Former Major League Baseball player and long-time commentator Tim McCarver announced last March that he will retire after this year’s World Series, which is his 24th in the broadcast booth. McCarver is one of those public figures who are either loved or reviled, there is no middle ground.
I must admit I really don’t have a whole lot of experience listening to McCarver so I won’t venture an outright opinion on his vast body of work. But I did notice during game two or three of this current World Series that McCarver seems to be a graduate of the Tony Kubek School of Color Commentary. Red Sox second-baseman Dustin Pedroia made a terrific catch diving to his right to snag a screaming line-drive. It was a classic example of the combination of superb athletic ability and highly honed reflexes. McCarver said that this was an example of Pedroia being the most creative player in the game. Huh? He may well be creative, but this play was pure reaction, nothing creative about it.
What does this have to do with Tony Kubek? Let me explain. When I was growing up, before the era of umpteen sports specialty channels, we saw baseball on NBC’s Game of the Week. That’s right, one game a week on Saturday afternoons with Curt Gowdy and Tony Kubek. Gowdy was the professional announcer and Kubek was the former player now commentator.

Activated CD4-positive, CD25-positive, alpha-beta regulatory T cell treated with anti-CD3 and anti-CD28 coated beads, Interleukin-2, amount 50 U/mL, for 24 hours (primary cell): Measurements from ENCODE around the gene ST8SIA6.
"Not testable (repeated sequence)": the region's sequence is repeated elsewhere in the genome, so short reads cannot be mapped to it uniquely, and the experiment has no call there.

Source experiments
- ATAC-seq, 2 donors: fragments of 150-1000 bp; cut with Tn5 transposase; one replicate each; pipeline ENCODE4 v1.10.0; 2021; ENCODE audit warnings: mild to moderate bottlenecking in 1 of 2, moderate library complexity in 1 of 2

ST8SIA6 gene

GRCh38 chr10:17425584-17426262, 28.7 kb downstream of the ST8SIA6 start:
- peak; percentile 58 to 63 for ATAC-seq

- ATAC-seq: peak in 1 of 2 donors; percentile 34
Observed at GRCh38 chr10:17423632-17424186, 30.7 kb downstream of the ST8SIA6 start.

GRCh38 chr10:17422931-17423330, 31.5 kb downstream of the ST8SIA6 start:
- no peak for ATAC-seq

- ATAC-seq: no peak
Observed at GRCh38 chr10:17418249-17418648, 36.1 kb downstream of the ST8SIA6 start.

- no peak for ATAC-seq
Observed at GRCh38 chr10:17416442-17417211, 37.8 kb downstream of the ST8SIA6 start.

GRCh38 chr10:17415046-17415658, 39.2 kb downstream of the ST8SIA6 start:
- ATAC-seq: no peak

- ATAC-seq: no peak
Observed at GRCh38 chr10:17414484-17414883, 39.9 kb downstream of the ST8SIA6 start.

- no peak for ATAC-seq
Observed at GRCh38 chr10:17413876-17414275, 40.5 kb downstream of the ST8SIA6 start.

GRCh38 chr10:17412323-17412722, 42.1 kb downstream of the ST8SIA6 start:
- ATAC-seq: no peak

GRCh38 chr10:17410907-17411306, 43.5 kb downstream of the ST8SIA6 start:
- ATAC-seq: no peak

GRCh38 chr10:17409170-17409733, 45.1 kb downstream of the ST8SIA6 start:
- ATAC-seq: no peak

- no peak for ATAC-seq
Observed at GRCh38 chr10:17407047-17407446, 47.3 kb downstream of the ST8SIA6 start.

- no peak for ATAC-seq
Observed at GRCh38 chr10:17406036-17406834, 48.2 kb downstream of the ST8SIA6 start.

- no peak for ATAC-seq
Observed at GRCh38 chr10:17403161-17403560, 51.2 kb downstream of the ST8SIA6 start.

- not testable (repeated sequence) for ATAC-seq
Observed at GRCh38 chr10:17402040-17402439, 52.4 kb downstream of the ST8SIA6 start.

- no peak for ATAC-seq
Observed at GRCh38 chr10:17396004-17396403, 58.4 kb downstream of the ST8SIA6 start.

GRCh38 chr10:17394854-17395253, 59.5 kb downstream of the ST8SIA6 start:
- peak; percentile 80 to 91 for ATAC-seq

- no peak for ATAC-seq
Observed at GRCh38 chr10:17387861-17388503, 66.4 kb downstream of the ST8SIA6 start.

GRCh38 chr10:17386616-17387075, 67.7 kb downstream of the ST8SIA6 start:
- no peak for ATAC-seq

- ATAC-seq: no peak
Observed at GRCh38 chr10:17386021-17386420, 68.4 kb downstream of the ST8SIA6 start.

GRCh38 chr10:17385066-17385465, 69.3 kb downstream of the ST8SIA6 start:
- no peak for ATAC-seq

Baseball is a wonderful game for many reasons, not the least of which is its scoring system that takes into consideration human fallibility with the concept of the error.
Baseball is a wonderful game for many reasons, not the least of which is its scoring system that takes into consideration human fallibility with the concept of the error. If an infielder bobbles a routine ground ball and the batter makes it safely to first base he can stay there, but he isn’t credited with a hit, nor an RBI if a run scored, nor does the pitcher have a hit counted against him. It’s an error by the infielder. In hockey if a goaltender makes an “error” and misjudges a puck coming off the boards that ends up in his net, it’s a goal plain and simple, no one tells the shooter that the goal will count on the scoreboard, but because the goalie made a silly mistake, you won’t be credited with a goal in your personal statistics.
Tony Kubek didn’t seem to like this idea that humans, including major league baseball players, make mistakes because he always had an explanation for blown fielding opportunities. If a shortstop erred on a ground ball in September Tony would no doubt point out that the player had suffered a hangnail during spring training a couple of years ago that seemed to be bothering him on that play. C’mon Tony, he’s a human, he makes mistakes.
Love him or not, here’s wishing Tim McCarver a long and healthy retirement.